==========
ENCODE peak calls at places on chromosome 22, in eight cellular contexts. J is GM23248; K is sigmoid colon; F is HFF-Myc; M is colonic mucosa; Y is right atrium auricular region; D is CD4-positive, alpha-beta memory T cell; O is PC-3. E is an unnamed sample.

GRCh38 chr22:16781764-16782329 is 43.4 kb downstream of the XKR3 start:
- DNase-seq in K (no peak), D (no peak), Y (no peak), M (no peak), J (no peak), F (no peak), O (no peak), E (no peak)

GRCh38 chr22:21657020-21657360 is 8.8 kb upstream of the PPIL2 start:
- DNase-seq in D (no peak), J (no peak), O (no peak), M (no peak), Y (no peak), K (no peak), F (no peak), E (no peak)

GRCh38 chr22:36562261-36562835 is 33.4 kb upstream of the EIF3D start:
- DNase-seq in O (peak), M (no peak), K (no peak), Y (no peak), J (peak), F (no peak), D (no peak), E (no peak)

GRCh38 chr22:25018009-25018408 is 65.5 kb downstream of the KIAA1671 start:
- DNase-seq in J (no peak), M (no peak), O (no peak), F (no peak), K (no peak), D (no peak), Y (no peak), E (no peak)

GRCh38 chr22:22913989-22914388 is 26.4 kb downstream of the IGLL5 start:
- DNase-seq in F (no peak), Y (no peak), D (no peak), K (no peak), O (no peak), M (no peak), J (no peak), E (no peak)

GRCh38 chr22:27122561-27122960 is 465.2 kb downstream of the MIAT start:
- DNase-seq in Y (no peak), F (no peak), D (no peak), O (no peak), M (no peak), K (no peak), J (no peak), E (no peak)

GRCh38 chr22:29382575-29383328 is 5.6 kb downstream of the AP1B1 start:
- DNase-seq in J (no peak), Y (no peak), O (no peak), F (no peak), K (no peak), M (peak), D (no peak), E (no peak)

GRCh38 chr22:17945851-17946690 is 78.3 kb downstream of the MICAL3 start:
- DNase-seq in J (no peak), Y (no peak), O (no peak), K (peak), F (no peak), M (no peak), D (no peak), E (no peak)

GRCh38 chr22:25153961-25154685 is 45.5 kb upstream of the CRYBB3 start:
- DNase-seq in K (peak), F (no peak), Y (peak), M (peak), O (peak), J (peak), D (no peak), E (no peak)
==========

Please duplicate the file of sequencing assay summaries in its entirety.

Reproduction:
ENCODE peak calls at places on chromosome 22, in eight cellular contexts. J is GM23248; K is sigmoid colon; F is HFF-Myc; M is colonic mucosa; Y is right atrium auricular region; D is CD4-positive, alpha-beta memory T cell; O is PC-3. E is an unnamed sample.

GRCh38 chr22:16781764-16782329 is 43.4 kb downstream of the XKR3 start:
- DNase-seq in K (no peak), D (no peak), Y (no peak), M (no peak), J (no peak), F (no peak), O (no peak), E (no peak)

GRCh38 chr22:21657020-21657360 is 8.8 kb upstream of the PPIL2 start:
- DNase-seq in D (no peak), J (no peak), O (no peak), M (no peak), Y (no peak), K (no peak), F (no peak), E (no peak)

GRCh38 chr22:36562261-36562835 is 33.4 kb upstream of the EIF3D start:
- DNase-seq in O (peak), M (no peak), K (no peak), Y (no peak), J (peak), F (no peak), D (no peak), E (no peak)

GRCh38 chr22:25018009-25018408 is 65.5 kb downstream of the KIAA1671 start:
- DNase-seq in J (no peak), M (no peak), O (no peak), F (no peak), K (no peak), D (no peak), Y (no peak), E (no peak)

GRCh38 chr22:22913989-22914388 is 26.4 kb downstream of the IGLL5 start:
- DNase-seq in F (no peak), Y (no peak), D (no peak), K (no peak), O (no peak), M (no peak), J (no peak), E (no peak)

GRCh38 chr22:27122561-27122960 is 465.2 kb downstream of the MIAT start:
- DNase-seq in Y (no peak), F (no peak), D (no peak), O (no peak), M (no peak), K (no peak), J (no peak), E (no peak)

GRCh38 chr22:29382575-29383328 is 5.6 kb downstream of the AP1B1 start:
- DNase-seq in J (no peak), Y (no peak), O (no peak), F (no peak), K (no peak), M (peak), D (no peak), E (no peak)

GRCh38 chr22:17945851-17946690 is 78.3 kb downstream of the MICAL3 start:
- DNase-seq in J (no peak), Y (no peak), O (no peak), K (peak), F (no peak), M (no peak), D (no peak), E (no peak)

GRCh38 chr22:25153961-25154685 is 45.5 kb upstream of the CRYBB3 start:
- DNase-seq in K (peak), F (no peak), Y (peak), M (peak), O (peak), J (peak), D (no peak), E (no peak)